We are well aware of how materialistic our consumer society is.
Everywhere we go we are bombarded with ads and images of the latest technologies and fashions we must have, the newest books and films we must consume to stay culturally relevant. But have you ever stopped to think just how much of an effect that can have on our lives?
Of course I’m talking financially, but also mentally. I read an article the other day about a woman who simplified her life and got rid of 20,000 un-needed items from the house she shares with her husband and children. 20,000.
Maybe your case isn’t as extreme as said lady, but think about all the things you have that you no longer need. I recently did a very literal spring clean of all my shit and threw out, amongst other things:
– Clothes that I no longer liked, or no longer fit
– Books I had read but not enjoyed enough to read again
– CDs I had digitally catalogued
– Average DVDs (the classics were kept – you’re safe Back To The Future trilogy pack)
– Snow boots from that time I was going to Canada in Winter
– First generation iPad
– Previous prescription glasses
The list really does go on. It was a very cathartic ‘stuff’ cleansing and left me and my house feeling refreshed, clean, and a lot simpler. Most of what I had I donated to the local Vinnies, but the good condition items I threw on eBay – hey, a girl’s still gotta eat. With those handful of items I made $700, and still have a few auctions yet to close. That’s enough to cover three weeks of rent, for very little effort.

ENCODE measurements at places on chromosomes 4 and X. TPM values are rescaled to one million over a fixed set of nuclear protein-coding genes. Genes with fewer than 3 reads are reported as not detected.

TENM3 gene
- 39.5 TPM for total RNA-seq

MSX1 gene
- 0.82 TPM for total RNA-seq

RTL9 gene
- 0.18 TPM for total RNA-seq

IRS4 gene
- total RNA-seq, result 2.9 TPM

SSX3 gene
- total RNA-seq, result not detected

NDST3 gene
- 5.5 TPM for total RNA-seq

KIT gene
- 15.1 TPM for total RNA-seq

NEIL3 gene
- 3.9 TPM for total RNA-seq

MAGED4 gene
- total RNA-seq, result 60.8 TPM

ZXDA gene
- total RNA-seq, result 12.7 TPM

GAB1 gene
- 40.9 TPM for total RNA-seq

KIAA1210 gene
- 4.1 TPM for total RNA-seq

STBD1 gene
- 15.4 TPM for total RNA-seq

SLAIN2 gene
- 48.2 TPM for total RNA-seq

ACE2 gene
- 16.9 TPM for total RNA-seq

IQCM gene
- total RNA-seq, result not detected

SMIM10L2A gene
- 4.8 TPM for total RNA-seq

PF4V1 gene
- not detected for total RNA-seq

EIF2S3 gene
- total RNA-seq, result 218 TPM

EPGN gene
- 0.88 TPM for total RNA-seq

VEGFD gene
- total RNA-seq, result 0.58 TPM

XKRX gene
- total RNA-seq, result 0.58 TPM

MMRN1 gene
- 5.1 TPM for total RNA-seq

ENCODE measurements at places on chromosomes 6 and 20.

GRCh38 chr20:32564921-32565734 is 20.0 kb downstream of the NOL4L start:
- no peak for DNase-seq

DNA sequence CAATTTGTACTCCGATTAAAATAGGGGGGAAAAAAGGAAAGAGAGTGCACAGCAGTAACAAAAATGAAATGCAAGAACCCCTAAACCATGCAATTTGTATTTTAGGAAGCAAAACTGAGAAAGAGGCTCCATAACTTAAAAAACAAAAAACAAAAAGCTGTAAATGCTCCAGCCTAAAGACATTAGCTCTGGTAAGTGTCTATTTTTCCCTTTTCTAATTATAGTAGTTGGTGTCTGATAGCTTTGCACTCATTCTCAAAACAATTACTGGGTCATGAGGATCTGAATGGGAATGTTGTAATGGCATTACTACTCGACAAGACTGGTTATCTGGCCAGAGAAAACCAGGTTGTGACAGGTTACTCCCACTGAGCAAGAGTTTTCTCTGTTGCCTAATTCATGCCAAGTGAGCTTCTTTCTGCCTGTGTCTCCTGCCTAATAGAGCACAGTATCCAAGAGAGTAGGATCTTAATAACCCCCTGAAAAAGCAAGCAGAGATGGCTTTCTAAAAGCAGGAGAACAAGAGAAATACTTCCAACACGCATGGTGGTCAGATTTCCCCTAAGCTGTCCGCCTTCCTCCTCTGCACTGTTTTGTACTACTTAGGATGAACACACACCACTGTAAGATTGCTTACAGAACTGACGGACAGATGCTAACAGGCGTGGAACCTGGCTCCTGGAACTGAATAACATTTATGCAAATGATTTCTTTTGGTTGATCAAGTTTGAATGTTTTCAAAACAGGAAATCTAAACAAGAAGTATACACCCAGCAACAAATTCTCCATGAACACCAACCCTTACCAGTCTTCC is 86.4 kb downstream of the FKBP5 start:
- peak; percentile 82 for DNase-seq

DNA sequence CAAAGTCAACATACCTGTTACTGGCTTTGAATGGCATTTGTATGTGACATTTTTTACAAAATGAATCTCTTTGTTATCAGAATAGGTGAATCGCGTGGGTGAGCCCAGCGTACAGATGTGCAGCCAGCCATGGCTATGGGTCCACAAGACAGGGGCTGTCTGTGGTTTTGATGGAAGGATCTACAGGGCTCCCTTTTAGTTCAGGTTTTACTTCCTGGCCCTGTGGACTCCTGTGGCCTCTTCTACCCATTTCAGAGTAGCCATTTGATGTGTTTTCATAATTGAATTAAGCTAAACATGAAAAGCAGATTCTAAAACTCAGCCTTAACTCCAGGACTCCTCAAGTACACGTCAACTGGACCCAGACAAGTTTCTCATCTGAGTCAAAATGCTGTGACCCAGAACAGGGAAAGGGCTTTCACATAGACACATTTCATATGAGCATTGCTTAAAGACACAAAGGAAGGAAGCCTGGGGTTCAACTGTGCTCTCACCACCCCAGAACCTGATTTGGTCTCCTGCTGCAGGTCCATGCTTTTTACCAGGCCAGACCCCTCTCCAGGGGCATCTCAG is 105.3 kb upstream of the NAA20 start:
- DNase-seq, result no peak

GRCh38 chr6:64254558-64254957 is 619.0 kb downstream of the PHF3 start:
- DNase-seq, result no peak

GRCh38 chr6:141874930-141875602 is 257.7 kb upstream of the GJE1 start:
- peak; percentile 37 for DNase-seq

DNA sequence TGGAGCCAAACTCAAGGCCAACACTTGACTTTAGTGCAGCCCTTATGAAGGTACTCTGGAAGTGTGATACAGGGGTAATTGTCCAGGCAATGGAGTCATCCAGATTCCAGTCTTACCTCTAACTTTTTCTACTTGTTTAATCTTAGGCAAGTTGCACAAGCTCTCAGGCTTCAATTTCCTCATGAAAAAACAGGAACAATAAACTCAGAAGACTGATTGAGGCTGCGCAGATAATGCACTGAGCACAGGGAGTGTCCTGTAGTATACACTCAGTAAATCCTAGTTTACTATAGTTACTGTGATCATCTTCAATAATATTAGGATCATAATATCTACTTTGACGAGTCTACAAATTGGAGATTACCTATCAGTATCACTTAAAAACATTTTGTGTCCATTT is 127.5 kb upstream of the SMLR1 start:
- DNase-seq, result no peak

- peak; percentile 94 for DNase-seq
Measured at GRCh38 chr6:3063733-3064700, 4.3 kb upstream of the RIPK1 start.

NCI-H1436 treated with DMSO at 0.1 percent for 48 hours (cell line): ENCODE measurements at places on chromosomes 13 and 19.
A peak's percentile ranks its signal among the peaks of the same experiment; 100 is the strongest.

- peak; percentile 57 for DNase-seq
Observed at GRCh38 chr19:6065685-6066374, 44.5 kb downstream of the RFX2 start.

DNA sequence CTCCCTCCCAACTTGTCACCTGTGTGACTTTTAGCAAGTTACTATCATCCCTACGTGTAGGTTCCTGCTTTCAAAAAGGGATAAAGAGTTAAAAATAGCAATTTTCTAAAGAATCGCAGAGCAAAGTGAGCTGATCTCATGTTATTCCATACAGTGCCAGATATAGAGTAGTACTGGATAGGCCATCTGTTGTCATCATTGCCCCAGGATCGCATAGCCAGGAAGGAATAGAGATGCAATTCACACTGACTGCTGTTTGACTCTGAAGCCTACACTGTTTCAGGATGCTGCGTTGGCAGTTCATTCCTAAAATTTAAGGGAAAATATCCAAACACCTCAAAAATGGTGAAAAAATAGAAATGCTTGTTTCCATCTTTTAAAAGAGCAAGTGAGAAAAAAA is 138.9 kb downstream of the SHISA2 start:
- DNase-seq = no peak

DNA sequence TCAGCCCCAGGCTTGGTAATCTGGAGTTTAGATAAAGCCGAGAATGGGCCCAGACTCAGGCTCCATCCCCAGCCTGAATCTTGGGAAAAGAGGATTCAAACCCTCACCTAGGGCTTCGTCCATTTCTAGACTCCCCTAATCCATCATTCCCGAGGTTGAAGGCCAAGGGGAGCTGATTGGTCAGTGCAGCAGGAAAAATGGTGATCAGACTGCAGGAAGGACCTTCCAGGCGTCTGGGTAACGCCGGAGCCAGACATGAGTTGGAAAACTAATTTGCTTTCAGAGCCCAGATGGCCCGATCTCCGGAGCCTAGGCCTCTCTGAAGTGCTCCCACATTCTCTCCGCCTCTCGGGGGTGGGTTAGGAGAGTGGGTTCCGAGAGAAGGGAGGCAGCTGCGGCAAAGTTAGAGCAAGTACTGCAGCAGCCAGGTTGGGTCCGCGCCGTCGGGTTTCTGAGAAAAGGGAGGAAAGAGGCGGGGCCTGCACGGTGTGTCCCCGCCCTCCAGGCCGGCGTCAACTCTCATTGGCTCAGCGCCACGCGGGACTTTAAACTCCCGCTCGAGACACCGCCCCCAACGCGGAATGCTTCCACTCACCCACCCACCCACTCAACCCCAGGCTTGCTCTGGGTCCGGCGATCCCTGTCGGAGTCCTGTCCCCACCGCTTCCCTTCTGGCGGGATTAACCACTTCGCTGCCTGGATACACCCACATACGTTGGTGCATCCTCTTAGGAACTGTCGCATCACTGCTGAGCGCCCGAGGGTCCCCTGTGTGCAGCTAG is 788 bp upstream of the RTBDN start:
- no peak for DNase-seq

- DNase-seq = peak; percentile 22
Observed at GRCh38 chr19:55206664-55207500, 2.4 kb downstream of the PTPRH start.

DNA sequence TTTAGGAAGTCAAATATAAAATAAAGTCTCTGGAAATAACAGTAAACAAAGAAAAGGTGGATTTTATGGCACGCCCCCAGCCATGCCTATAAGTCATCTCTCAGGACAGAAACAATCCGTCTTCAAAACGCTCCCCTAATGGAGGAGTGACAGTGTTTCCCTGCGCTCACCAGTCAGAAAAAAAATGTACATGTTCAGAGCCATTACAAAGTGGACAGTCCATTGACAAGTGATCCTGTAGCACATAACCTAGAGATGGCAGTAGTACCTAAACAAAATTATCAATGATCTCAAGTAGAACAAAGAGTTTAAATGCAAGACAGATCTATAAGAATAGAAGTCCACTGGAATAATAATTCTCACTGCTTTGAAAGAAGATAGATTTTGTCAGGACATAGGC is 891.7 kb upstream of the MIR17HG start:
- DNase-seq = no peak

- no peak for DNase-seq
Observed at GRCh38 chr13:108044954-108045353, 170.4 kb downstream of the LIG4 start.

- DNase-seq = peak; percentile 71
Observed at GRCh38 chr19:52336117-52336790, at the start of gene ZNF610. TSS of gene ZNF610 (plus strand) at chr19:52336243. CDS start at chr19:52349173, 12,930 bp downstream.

Doing this kind of thing is great to make some extra dough, but think about how much you’d save if you just didn’t think you needed so much stuff in the first place. A lot of people buy things because it makes them feel good, but what happens when you’re swamped by all this crap which doesn’t lead to any long term happiness, and can actually increase levels of dissatisfaction and anxiety?
Joshua Fields Millburn and Ryan Nicodemus from The Minimalists say, “unnecessary consumption leads to debt, debt leads to financial woes, financial woes lead to discontent, and discontent is a key element of unhappiness. And that’s the equation: unnecessary consumption equals unhappiness.”
A more minimalist life has a lot of positive benefits. Imagine not always wanting something but being satisfied with, and grateful for, the things you already have? How about waking up in the morning and not having a panic attack standing in front of your wardrobe because there are too many outfit choices? Or saving money to put towards a holiday, which I guarantee you will remember much more than that new iPhone upgrade you just purchased. You could indulge your hobbies and take a language class, art course, even learn to play the harmonica. How about sponsoring a child or donating to a charity who’s cause you’re passionate about?
All of these things can bolster your financial and mental health, saving you money and making you feel good by other less ‘stuffy’ means. Your life and bank account are two of your most important assets, but they mean nothing if you’re not spending either of them correctly.